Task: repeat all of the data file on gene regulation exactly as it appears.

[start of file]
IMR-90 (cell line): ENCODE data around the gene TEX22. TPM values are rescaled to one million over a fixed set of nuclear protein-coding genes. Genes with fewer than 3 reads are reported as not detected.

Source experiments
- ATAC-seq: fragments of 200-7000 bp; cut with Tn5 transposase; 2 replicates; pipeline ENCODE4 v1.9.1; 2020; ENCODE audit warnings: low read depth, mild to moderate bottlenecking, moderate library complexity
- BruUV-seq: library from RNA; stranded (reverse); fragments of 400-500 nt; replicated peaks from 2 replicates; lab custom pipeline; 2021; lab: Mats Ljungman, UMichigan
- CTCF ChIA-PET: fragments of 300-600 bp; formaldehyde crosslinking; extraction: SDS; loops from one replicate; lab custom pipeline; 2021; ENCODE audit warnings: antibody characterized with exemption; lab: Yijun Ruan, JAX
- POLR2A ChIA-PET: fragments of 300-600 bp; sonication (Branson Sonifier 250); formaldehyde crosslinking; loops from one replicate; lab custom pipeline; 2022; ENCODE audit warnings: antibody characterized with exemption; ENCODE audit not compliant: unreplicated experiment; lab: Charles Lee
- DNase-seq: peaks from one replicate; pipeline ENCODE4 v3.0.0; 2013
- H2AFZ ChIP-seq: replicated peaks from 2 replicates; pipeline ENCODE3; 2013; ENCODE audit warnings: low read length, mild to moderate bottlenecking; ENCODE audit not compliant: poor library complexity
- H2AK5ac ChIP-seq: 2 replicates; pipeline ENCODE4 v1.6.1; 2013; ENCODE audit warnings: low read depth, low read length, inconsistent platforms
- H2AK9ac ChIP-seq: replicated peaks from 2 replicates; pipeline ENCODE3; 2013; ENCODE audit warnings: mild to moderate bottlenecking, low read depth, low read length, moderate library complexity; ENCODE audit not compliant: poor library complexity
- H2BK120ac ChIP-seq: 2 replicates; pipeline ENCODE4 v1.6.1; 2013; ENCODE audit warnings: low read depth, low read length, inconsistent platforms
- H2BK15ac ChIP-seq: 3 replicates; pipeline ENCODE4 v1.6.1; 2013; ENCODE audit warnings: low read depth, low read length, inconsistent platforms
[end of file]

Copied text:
IMR-90 (cell line): ENCODE data around the gene TEX22. TPM values are rescaled to one million over a fixed set of nuclear protein-coding genes. Genes with fewer than 3 reads are reported as not detected.

Source experiments
- ATAC-seq: fragments of 200-7000 bp; cut with Tn5 transposase; 2 replicates; pipeline ENCODE4 v1.9.1; 2020; ENCODE audit warnings: low read depth, mild to moderate bottlenecking, moderate library complexity
- BruUV-seq: library from RNA; stranded (reverse); fragments of 400-500 nt; replicated peaks from 2 replicates; lab custom pipeline; 2021; lab: Mats Ljungman, UMichigan
- CTCF ChIA-PET: fragments of 300-600 bp; formaldehyde crosslinking; extraction: SDS; loops from one replicate; lab custom pipeline; 2021; ENCODE audit warnings: antibody characterized with exemption; lab: Yijun Ruan, JAX
- POLR2A ChIA-PET: fragments of 300-600 bp; sonication (Branson Sonifier 250); formaldehyde crosslinking; loops from one replicate; lab custom pipeline; 2022; ENCODE audit warnings: antibody characterized with exemption; ENCODE audit not compliant: unreplicated experiment; lab: Charles Lee
- DNase-seq: peaks from one replicate; pipeline ENCODE4 v3.0.0; 2013
- H2AFZ ChIP-seq: replicated peaks from 2 replicates; pipeline ENCODE3; 2013; ENCODE audit warnings: low read length, mild to moderate bottlenecking; ENCODE audit not compliant: poor library complexity
- H2AK5ac ChIP-seq: 2 replicates; pipeline ENCODE4 v1.6.1; 2013; ENCODE audit warnings: low read depth, low read length, inconsistent platforms
- H2AK9ac ChIP-seq: replicated peaks from 2 replicates; pipeline ENCODE3; 2013; ENCODE audit warnings: mild to moderate bottlenecking, low read depth, low read length, moderate library complexity; ENCODE audit not compliant: poor library complexity
- H2BK120ac ChIP-seq: 2 replicates; pipeline ENCODE4 v1.6.1; 2013; ENCODE audit warnings: low read depth, low read length, inconsistent platforms
- H2BK15ac ChIP-seq: 3 replicates; pipeline ENCODE4 v1.6.1; 2013; ENCODE audit warnings: low read depth, low read length, inconsistent platforms